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Fannie and Freddie could reverse course on principal reductions

News exploded recently of Fannie Mae and Freddie Mac seemingly reversing course on their opposition to principal write-downs. After months of emphatic “no’s,” the mortgage giants may finally be considering them.

But why the change? Because incentives from the Treasury Department would triple the incentive payments to mortgage investors who allow principal write-downs. Previously the payouts ranged between six and 21 cents to the investors for each dollar forgiven under HAMP, but that will balloon to between 18 and 63 cents.

"I have to say recently the Treasury sweetened the program and tremendously increased the incentive payments in their offer to us," Freddie Mac CEO Charles "Ed" Haldeman said at HousingWire's REThink Symposium. "We will reevaluate that to see what may be in our economic best interest. If there are very large incentive payments — which could be 50% of what you could write down — it may be in our economic self-interest to participate in that."

This blog previously evaluated the pros and cons of the GSEs doing principal write-downs, and then the immediate call for Federal Housing Finance Agency Acting Director Edward DeMarco’s head when he opposed them. 

But the offer from the Treasury Department changes things. If it is going to reimburse Fannie and Freddie up to 50% of the write-down, the mortgage giants don’t hold near the amount of risk, and it’s a smarter business decision than it used to be. 

DeMarco has yet to fully comment since reporting about potential GSE write-downs  by NPR and ProPublica, but he issued the following statement:

“As I have stated previously, FHFA is considering HAMP incentives for principal reduction, and we have been having discussions with (Freddie and Fannie) and Treasury regarding our analysis.”

While the offer to triple incentive payments was made back in January, the GSEs' analysis of their effectiveness was only performed recently. As recently as Feb. 28, DeMarco told the Senate Banking Committee that Fannie and Freddie execs had did “not believe it is in the best interest of the companies to do so.”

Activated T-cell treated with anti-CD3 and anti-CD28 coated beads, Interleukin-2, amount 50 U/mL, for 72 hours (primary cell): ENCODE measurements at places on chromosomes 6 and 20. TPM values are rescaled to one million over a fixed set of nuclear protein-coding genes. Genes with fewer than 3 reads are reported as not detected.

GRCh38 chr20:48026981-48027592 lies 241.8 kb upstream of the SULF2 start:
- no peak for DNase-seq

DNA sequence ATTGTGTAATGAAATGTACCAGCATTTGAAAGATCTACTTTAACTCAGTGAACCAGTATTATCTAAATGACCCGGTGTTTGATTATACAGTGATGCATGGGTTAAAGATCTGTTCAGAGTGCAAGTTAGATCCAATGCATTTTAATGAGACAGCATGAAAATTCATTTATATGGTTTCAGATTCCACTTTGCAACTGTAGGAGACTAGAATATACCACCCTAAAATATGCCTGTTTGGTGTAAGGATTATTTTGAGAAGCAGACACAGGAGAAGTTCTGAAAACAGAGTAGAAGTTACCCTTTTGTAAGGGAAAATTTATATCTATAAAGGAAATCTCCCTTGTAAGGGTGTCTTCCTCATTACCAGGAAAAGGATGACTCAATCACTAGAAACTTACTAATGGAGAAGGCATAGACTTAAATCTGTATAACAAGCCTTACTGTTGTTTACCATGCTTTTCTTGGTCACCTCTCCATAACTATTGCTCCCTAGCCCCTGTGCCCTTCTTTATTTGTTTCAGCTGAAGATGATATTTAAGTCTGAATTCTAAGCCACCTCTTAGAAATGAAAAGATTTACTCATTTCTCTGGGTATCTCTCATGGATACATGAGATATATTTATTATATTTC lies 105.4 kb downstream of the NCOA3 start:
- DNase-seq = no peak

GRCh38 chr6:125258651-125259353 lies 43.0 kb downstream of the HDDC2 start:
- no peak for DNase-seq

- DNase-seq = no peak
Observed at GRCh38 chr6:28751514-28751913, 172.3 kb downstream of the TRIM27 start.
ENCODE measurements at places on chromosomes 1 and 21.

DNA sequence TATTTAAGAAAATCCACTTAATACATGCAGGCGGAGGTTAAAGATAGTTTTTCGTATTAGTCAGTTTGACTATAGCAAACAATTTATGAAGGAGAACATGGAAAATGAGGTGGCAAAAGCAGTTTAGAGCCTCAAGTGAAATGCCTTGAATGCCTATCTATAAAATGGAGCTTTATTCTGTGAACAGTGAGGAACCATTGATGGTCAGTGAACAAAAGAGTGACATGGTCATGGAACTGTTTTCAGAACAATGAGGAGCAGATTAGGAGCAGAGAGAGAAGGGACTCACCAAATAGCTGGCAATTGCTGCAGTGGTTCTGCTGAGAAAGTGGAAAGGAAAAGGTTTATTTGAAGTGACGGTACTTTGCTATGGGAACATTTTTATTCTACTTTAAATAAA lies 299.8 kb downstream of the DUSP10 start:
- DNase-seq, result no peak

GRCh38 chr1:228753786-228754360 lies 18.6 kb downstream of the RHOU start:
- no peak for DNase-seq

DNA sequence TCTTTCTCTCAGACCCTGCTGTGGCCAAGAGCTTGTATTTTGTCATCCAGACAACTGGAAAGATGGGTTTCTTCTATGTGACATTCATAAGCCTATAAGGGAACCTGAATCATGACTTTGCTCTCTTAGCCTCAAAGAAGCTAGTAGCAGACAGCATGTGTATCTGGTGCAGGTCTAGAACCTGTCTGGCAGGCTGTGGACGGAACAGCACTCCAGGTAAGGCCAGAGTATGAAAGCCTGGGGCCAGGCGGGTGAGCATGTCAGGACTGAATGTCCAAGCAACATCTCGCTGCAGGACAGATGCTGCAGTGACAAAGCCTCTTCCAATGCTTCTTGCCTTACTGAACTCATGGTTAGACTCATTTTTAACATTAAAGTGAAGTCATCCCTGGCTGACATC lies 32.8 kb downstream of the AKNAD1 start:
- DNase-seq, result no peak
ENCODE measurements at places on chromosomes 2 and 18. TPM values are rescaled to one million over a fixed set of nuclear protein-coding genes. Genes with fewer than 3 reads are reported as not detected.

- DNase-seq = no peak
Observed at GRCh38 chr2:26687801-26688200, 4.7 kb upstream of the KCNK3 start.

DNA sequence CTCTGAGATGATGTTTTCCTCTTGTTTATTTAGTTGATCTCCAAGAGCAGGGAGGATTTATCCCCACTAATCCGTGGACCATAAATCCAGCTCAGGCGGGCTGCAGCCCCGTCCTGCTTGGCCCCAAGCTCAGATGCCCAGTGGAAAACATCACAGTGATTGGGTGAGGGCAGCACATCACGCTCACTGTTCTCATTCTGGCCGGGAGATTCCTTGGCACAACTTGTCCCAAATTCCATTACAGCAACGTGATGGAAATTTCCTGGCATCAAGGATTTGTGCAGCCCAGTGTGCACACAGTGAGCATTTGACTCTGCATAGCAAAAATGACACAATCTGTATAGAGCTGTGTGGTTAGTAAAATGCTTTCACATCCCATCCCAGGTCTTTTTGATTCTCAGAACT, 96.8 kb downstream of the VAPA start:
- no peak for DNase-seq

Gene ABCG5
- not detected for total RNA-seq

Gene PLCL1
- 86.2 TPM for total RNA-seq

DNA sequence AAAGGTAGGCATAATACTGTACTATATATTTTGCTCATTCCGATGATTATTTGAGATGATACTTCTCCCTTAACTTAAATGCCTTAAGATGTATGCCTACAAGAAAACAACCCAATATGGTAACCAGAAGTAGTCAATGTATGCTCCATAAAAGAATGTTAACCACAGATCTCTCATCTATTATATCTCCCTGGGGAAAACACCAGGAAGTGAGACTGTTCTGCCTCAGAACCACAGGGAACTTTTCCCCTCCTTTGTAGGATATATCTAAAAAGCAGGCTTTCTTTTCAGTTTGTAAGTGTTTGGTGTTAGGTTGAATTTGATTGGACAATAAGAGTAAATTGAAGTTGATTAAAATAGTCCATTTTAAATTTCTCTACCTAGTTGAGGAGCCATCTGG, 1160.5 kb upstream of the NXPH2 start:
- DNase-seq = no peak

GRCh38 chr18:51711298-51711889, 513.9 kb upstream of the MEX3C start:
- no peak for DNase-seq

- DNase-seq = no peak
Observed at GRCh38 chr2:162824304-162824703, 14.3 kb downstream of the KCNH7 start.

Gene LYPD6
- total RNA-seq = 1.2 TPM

It is unclear how DeMarco will respond, nor is it clear how this will eventually play out. 

On Friday, top Democratic members of the House Committee on Oversight and Government Reform called on DeMarco to provide Congress with the new analysis.

“We are encouraged by reports that Mr. DeMarco may be reconsidering his opposition, but we remain concerned that he has failed to provide us all of the analyses related to his decision to prohibit principal reduction programs at Fannie and Freddie,” Rep. Elijah E. Cummings, ranking member of the House committee, said in the statement.

Until the analyses are released, we won’t know exactly how effective the principal write-downs will be by Fannie and Freddie’s standards, nor will we have a better idea where DeMarco will stand. As of Friday, he’d given no indication that the analyses in any way changed his mind.   

All of this comes after Treasury Secretary Timothy Geitner told Cummings that he and DeMarco were working on sorting out their differences over principal reduction. Whether or not these analyses were part of that equation is unclear. 

jhuseman@housingwire.com
Follow Jessica on Twitter: @JessicaHuseman 

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